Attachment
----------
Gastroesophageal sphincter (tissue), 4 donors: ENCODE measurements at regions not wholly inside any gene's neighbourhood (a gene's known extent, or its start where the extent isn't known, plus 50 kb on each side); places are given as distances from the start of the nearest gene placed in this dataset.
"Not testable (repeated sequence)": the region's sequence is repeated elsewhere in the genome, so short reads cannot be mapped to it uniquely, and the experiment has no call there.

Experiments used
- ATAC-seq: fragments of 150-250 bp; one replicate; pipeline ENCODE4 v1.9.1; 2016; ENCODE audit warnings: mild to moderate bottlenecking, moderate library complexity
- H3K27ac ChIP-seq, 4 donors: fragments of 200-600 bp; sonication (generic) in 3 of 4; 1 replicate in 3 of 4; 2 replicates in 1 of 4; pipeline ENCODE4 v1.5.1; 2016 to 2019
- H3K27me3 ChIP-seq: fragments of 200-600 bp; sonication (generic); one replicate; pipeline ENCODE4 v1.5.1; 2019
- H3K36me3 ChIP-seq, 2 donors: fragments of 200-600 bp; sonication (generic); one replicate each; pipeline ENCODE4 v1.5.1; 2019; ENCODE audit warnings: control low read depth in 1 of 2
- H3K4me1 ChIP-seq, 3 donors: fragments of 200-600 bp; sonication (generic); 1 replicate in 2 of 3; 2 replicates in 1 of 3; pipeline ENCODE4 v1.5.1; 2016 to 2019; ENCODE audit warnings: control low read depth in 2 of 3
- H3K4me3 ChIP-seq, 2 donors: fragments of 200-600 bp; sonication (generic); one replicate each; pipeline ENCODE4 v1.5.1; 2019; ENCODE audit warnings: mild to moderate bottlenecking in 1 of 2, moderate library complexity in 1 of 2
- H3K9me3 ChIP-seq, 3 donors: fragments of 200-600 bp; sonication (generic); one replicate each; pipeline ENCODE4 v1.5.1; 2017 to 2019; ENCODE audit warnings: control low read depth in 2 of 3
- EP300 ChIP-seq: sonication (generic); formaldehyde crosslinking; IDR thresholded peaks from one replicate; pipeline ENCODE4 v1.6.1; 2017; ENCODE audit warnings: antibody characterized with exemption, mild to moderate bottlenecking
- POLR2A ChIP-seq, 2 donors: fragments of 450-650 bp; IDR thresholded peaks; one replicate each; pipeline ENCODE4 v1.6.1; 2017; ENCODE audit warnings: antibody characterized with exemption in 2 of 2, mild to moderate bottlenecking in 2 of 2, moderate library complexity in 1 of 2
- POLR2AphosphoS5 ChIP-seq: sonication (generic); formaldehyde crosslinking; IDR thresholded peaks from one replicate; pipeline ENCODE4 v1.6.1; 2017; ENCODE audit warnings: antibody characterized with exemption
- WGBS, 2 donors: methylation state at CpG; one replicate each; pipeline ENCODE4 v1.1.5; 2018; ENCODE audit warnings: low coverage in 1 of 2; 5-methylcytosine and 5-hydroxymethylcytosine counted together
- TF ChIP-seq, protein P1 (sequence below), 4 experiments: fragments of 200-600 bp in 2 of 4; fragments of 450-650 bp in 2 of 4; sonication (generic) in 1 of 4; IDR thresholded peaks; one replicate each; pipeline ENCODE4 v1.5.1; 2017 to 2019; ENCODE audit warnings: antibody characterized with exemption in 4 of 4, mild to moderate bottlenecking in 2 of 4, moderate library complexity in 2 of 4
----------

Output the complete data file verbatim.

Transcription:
Gastroesophageal sphincter (tissue), 4 donors: ENCODE measurements at regions not wholly inside any gene's neighbourhood (a gene's known extent, or its start where the extent isn't known, plus 50 kb on each side); places are given as distances from the start of the nearest gene placed in this dataset.
"Not testable (repeated sequence)": the region's sequence is repeated elsewhere in the genome, so short reads cannot be mapped to it uniquely, and the experiment has no call there.

Experiments used
- ATAC-seq: fragments of 150-250 bp; one replicate; pipeline ENCODE4 v1.9.1; 2016; ENCODE audit warnings: mild to moderate bottlenecking, moderate library complexity
- H3K27ac ChIP-seq, 4 donors: fragments of 200-600 bp; sonication (generic) in 3 of 4; 1 replicate in 3 of 4; 2 replicates in 1 of 4; pipeline ENCODE4 v1.5.1; 2016 to 2019
- H3K27me3 ChIP-seq: fragments of 200-600 bp; sonication (generic); one replicate; pipeline ENCODE4 v1.5.1; 2019
- H3K36me3 ChIP-seq, 2 donors: fragments of 200-600 bp; sonication (generic); one replicate each; pipeline ENCODE4 v1.5.1; 2019; ENCODE audit warnings: control low read depth in 1 of 2
- H3K4me1 ChIP-seq, 3 donors: fragments of 200-600 bp; sonication (generic); 1 replicate in 2 of 3; 2 replicates in 1 of 3; pipeline ENCODE4 v1.5.1; 2016 to 2019; ENCODE audit warnings: control low read depth in 2 of 3
- H3K4me3 ChIP-seq, 2 donors: fragments of 200-600 bp; sonication (generic); one replicate each; pipeline ENCODE4 v1.5.1; 2019; ENCODE audit warnings: mild to moderate bottlenecking in 1 of 2, moderate library complexity in 1 of 2
- H3K9me3 ChIP-seq, 3 donors: fragments of 200-600 bp; sonication (generic); one replicate each; pipeline ENCODE4 v1.5.1; 2017 to 2019; ENCODE audit warnings: control low read depth in 2 of 3
- EP300 ChIP-seq: sonication (generic); formaldehyde crosslinking; IDR thresholded peaks from one replicate; pipeline ENCODE4 v1.6.1; 2017; ENCODE audit warnings: antibody characterized with exemption, mild to moderate bottlenecking
- POLR2A ChIP-seq, 2 donors: fragments of 450-650 bp; IDR thresholded peaks; one replicate each; pipeline ENCODE4 v1.6.1; 2017; ENCODE audit warnings: antibody characterized with exemption in 2 of 2, mild to moderate bottlenecking in 2 of 2, moderate library complexity in 1 of 2
- POLR2AphosphoS5 ChIP-seq: sonication (generic); formaldehyde crosslinking; IDR thresholded peaks from one replicate; pipeline ENCODE4 v1.6.1; 2017; ENCODE audit warnings: antibody characterized with exemption
- WGBS, 2 donors: methylation state at CpG; one replicate each; pipeline ENCODE4 v1.1.5; 2018; ENCODE audit warnings: low coverage in 1 of 2; 5-methylcytosine and 5-hydroxymethylcytosine counted together
- TF ChIP-seq, protein P1 (sequence below), 4 experiments: fragments of 200-600 bp in 2 of 4; fragments of 450-650 bp in 2 of 4; sonication (generic) in 1 of 4; IDR thresholded peaks; one replicate each; pipeline ENCODE4 v1.5.1; 2017 to 2019; ENCODE audit warnings: antibody characterized with exemption in 4 of 4, mild to moderate bottlenecking in 2 of 4, moderate library complexity in 2 of 4